According to WebTennis teacher Brent Abel (webtennis.com), you should think about your overhead by dividing your opponent’s court into thirds.
The Put-Away Overhead: If you are hitting a lob in the air that is very short – or letting it bounce and it is still very short – you are probably hitting DOWN on that ball to have it land in the front third of the court (nearest the net). It then bounces over your opponent’s head or is angled off the court for a winner.
The Approach Overhead: Hitting the ball into the middle third of the court, will probably have your opponents get their racquet on the next shot and return a weak reply or another lob, which you can then be more aggressive on.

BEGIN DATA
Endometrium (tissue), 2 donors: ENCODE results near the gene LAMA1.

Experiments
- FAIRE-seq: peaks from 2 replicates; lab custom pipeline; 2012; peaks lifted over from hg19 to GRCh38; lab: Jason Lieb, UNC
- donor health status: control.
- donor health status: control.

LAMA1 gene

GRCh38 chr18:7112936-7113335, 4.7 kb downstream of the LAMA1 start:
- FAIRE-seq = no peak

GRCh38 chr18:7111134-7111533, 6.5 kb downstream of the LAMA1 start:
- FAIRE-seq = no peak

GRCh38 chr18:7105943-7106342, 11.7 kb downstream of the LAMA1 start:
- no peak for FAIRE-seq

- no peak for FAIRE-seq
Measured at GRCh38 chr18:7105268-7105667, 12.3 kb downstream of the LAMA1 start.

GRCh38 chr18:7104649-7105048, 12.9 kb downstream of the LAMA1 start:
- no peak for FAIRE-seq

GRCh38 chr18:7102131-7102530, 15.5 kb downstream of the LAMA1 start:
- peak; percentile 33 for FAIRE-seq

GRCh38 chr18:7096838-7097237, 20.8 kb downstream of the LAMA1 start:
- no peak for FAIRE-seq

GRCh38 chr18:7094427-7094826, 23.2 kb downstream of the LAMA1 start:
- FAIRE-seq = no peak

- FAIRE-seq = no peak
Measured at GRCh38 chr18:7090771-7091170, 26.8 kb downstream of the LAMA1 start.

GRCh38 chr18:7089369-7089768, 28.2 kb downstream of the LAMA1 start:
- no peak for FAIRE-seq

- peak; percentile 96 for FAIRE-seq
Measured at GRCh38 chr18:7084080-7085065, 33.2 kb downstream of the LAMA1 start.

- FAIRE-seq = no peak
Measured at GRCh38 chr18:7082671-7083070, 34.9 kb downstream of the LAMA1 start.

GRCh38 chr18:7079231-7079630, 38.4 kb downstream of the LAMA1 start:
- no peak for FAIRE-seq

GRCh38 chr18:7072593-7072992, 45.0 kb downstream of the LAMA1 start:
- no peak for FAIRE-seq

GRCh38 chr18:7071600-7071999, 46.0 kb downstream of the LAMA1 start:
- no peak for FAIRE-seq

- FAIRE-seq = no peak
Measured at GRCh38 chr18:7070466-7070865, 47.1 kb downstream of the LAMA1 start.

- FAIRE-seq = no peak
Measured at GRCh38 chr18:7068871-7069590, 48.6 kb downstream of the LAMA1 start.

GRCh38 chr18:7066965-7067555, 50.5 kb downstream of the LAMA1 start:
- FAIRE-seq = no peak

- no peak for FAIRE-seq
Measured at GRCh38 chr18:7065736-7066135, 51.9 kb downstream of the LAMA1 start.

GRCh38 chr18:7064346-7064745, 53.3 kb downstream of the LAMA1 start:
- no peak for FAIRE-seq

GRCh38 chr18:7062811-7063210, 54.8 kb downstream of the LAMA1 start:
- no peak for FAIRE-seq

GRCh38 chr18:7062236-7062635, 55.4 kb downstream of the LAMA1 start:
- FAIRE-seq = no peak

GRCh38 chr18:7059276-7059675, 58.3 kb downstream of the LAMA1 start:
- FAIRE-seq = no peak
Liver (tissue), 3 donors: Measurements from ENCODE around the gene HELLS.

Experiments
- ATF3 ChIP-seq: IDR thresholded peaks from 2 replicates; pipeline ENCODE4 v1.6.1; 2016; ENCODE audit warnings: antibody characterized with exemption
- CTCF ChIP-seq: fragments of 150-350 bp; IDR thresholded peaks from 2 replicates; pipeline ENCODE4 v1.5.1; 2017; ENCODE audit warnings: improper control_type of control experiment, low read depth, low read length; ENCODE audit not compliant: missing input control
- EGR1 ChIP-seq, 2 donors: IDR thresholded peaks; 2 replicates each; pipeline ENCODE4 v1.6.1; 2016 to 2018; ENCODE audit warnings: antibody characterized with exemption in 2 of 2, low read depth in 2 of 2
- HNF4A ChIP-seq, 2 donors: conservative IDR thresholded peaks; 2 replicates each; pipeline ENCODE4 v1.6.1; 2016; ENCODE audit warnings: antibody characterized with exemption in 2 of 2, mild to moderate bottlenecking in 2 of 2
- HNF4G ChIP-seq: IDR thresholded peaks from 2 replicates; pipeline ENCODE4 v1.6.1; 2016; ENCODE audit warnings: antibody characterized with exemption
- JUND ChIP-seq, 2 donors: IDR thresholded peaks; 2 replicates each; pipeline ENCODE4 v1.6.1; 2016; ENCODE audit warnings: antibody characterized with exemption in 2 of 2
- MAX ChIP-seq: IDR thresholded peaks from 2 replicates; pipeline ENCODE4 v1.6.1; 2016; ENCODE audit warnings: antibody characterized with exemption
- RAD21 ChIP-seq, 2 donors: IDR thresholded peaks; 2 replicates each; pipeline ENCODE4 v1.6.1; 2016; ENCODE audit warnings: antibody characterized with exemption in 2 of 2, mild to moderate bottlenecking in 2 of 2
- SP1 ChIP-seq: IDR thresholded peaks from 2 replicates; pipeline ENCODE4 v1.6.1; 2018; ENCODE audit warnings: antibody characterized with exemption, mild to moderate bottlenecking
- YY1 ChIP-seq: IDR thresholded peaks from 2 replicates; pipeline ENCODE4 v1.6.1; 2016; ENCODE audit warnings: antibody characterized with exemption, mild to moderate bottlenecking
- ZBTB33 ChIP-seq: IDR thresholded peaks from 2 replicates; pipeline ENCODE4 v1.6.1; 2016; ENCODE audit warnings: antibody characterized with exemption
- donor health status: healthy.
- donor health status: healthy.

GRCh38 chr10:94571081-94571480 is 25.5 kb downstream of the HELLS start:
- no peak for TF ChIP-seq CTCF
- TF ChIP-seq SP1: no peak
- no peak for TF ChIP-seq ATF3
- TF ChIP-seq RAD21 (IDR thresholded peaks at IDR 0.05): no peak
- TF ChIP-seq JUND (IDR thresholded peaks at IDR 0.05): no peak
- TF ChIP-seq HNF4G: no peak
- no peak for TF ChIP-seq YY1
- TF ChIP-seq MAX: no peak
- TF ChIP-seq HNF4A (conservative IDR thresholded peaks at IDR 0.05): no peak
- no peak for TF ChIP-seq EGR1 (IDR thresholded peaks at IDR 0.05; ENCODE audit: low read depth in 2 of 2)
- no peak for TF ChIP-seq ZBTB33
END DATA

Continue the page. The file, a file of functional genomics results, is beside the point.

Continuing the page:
The Defensive Overhead: You are pushed back and/or leaping for the lob; so you try just to get it back deep into the court and not give your opponents a sitter to attack, but something deep enough in the court to cause them some trouble. (Brent also points out that on this overhead you really need to think about snapping your wrist, or the ball will sail long).
Knowing where you are in the court can help you decide which is the right shot – and the right overhead – for the situation.